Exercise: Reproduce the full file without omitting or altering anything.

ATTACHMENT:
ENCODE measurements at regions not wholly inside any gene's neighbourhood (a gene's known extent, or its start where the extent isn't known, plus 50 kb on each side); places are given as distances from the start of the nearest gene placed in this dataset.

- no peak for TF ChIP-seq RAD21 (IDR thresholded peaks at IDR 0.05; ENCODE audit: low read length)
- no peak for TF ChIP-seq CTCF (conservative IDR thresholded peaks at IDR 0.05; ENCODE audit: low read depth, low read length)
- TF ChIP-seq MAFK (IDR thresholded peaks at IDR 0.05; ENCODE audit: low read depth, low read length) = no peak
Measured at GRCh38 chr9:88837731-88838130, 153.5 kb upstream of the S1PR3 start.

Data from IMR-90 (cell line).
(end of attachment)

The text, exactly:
ENCODE measurements at regions not wholly inside any gene's neighbourhood (a gene's known extent, or its start where the extent isn't known, plus 50 kb on each side); places are given as distances from the start of the nearest gene placed in this dataset.

- no peak for TF ChIP-seq RAD21 (IDR thresholded peaks at IDR 0.05; ENCODE audit: low read length)
- no peak for TF ChIP-seq CTCF (conservative IDR thresholded peaks at IDR 0.05; ENCODE audit: low read depth, low read length)
- TF ChIP-seq MAFK (IDR thresholded peaks at IDR 0.05; ENCODE audit: low read depth, low read length) = no peak
Measured at GRCh38 chr9:88837731-88838130, 153.5 kb upstream of the S1PR3 start.

Data from IMR-90 (cell line).